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Château de Brézé has a long and storied history, first being mentioned in texts in 1068, lauded by King René of Anjou in the 15th century and served at all the royal courts. In 1957, when the AOC of Saumur Champigny was established, the owner of Château de Brézé refused to be part of the appellation, saying that his estate's vineyards were the best and deserved an appellation all their own. And he was probably right. Unfortunately, the wines from those exceptional vineyards were terrible. Lucky for us, the winery sold in 2009 to Le Comte de Colbert, who recruited Arnaud Lambert from nearby Domaine de Saint Just to make the wine. He changed the vineyards over to organic farming and began producing truly stellar wines worthy of their source. The 2012 Château de Brézé Clos David is all estate-grown Chenin Blanc raised in stainless steel to preserve freshness. It has the slightly-oxidized note of a great White Burgundy and a lovely richness that allows it to pair with a variety of foods.

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« Gone Astray in L.A.: A Northern California foodie reports on the Southland’s Gastronomic Scene | Main | Gone Astray in L.A.: A Northern California Foodie Reports on the Southland's Gastronomic Scene »

Gone Astray in L.A.: A Northern California foodie reports on the Southland’s Gastronomic Scene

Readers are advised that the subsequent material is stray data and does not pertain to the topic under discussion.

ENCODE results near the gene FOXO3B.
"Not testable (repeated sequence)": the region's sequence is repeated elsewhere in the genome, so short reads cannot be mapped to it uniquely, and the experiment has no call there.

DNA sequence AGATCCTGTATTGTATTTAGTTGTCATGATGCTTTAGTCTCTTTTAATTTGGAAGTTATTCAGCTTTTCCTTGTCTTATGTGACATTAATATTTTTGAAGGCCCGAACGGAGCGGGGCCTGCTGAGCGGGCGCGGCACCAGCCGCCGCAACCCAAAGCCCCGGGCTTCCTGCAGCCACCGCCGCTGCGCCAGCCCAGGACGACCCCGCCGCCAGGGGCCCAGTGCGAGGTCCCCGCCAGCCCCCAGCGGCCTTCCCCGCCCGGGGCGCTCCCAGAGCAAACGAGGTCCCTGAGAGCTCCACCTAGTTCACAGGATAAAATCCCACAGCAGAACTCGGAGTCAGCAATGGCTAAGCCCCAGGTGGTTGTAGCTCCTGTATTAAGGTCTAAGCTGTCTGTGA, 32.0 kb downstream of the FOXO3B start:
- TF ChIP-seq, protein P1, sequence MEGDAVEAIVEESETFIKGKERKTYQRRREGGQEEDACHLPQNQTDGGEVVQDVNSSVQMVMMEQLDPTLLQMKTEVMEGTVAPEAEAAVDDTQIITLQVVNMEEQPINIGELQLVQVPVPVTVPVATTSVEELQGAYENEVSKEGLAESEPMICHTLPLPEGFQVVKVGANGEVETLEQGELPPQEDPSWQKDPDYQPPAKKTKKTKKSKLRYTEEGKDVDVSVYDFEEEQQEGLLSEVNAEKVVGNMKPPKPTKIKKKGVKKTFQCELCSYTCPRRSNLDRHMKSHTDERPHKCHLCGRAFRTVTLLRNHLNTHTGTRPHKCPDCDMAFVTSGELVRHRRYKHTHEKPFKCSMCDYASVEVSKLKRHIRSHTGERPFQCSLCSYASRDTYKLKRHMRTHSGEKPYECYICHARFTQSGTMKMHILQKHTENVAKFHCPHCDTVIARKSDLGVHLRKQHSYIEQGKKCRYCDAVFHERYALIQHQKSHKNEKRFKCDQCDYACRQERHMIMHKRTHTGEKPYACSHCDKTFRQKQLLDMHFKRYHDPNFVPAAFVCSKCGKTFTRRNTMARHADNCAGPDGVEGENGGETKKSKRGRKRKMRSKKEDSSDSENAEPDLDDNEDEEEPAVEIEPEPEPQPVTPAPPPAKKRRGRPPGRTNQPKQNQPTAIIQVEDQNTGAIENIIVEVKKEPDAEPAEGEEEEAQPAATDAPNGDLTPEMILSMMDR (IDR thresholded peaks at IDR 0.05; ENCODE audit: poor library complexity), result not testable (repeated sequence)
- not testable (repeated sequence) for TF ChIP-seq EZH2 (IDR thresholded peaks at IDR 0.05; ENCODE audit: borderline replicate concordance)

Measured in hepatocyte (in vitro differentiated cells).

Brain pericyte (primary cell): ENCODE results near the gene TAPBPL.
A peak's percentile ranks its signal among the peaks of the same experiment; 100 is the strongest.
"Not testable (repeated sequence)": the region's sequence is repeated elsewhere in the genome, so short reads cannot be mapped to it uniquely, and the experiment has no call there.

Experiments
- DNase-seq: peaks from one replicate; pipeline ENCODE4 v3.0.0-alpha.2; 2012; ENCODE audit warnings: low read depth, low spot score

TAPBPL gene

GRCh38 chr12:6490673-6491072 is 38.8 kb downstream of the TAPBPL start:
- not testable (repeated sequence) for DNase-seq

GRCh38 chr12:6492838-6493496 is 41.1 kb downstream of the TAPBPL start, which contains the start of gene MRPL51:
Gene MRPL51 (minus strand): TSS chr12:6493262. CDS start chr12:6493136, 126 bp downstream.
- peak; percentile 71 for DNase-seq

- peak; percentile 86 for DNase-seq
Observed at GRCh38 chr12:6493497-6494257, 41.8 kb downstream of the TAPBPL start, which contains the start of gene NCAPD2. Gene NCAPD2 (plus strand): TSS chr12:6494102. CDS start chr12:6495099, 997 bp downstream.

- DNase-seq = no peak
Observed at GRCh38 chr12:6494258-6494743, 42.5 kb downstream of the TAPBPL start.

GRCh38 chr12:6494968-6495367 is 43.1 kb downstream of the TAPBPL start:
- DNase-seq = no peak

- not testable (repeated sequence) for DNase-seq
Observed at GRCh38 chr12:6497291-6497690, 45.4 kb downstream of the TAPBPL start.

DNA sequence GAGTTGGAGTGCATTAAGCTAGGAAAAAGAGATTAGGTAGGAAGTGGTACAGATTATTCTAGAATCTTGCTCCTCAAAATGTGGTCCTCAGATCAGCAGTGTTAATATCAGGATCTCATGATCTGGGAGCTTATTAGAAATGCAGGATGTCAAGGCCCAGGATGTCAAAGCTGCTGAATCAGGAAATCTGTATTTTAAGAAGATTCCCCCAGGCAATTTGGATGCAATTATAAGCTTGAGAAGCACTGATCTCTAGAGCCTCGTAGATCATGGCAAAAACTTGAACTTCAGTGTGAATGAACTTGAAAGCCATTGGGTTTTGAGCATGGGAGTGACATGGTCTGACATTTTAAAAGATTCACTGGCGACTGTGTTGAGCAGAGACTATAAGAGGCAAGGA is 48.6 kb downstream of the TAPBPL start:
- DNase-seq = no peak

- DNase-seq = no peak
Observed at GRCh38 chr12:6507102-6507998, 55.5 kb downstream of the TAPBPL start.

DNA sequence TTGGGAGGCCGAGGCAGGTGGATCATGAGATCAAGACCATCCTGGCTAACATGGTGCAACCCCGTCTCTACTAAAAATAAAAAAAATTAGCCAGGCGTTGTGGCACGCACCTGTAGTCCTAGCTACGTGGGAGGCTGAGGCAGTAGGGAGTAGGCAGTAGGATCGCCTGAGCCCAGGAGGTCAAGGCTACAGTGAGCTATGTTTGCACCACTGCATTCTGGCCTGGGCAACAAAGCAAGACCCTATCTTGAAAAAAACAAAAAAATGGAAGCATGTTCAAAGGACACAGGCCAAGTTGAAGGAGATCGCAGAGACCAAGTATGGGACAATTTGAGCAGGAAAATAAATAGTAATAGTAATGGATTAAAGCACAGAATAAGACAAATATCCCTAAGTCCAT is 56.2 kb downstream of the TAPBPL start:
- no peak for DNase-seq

If you live in Southern California and have children, or a significant other enjoying a second childhood, you will be forced to go to Disneyland. And if your children or your sig other wear the pants in your family, you will be going there again and again, as I have this past fall. When you find yourself the unhappy owner of an annual pass to the Home of the Rat, it will hit you all at once, the horrible truth: multiple, perhaps even weekly meals at Disneyland. Stale churros, lemonade tasting like a public restroom smells, cookies made of vegetable oil costing four dollars apiece, these are some of the gustatory delights offered at Disneyland, the Most Unsavory Place on Earth. And if that wasn’t enough of a deterrent, there’s the total absence of alcoholic salve. No hard stuff is poured at Disneyland (though at the time of writing this I have begun lobbying the folks at Disney to break ground on the Land of Imbibers, best located behind Tom Sawyer’s Island, across the river Styx). A number of fenced off smoking enclosures aside, it’s clear Walt Disney was never big on sin. Not very smart of ‘ol Walt, if you consider how much he might have charged for a beer! Given the want of booze, the idea of a meal at the destination restaurant in the park is less than appealing. Why wait 40 minutes on hold for a Disney reservationista, or pay through the nose for a bowl of mediocre jambalaya, which you will have to eat while watching obese people float by on their journey through Pirates of the Caribbean, when you can’t even glug a glass of the good stuff to wash it all down? And so, even the food snob that I am, I do not recommend eating at the ‘stared’ venue in Disneyland. I do recommend eating at Rancho del Zocalo Restaurante, hosted by Ortega. Yes, we too were put off by Ortega reference. Pay it no mind. Ditto the extremely Anglo boys and girls cooking the food. Aside from the sweetened and forgettable jarred Ortega sauces adorning the tables at Rancho Zocalo, it’s easy to forget the restaurant’s host. The service is cafeteria style, but the food is freshly prepared, only a partial rip-off and, best of all, it has taste. While more ambitious items adorn the wall-mounted menu at Zocalo (barbequed meat, chicken and ribs served with sides), our lunch crew of four chose to go the ‘lighter’ route. Feeling piggish I splurged on two dishes, the Taco Salad ($9.99) and the Camarones al mojo de ajo ($9.99). These were assembled at two separate food stations by two different cast members, and while they would not win any awards outside of the theme park category, they were surprisingly tasty. The salad, served in a big fried tortilla bowl, included refried beans, white and yellow cheese, shredded iceberg lettuce, very fresh tomato and onion salsa and a small though tasty dollop of guacamole. It also came with my choice of animal, though I opted for neither. The Camarones, which had been marinating in a creamy garlic melange, were cooked right there in front of my eyes on a giant grill and served atop a bed of tasty red-hued rice (food coloring, I suspect. Not saffron), along with a sprightly three bean salad sitting on a leaf of romaine and a partially crumbled though absolutely delicious tamale (without the corn husk). It was very nice! If only it had come with a margarita!! I tasted the Fish Tacos ($7.49), of the fried, soft corn tortilla variety, two to a plate, and yummy as fried fish tacos generally are. The fish was mild, the coating crunchy and the cabbage and salsa fresh. The best thing about them was the sauce… sour cream given a lift with chipotle. Yes, this was not my mother’s Ortega taco! Another fine value is the Enchilada and Taco Special ($8.99), which includes two tightly coiled cheese enchiladas coated in sweet tomato sauce along with a taco of your choosing. In this case, the taco was chicken, again barbequed and nicely seasoned. The enchiladas were Gringo-friendly, tasting mostly of ketchup. But they were good in a nostalgic sense, and filling, too. It is not worth going over the beverage options; the most adult selection was iced tea. And the smattering of chips that accompanied the fish tacos were not among the finest I have sampled in my nearly 35 years. And yet, unless you planned ahead and smuggled some sandwiches through security, this is a top choice for food at Disneyland. I for one, will be going to Rancho Zocalo all the time. Grr. Got foodie tips on the scene down here? Please post your comments! —Elisabeth Schriber Rancho del Zocalo Restaurante, hosted by Ortega Frontierland Disneyland Anaheim, Ca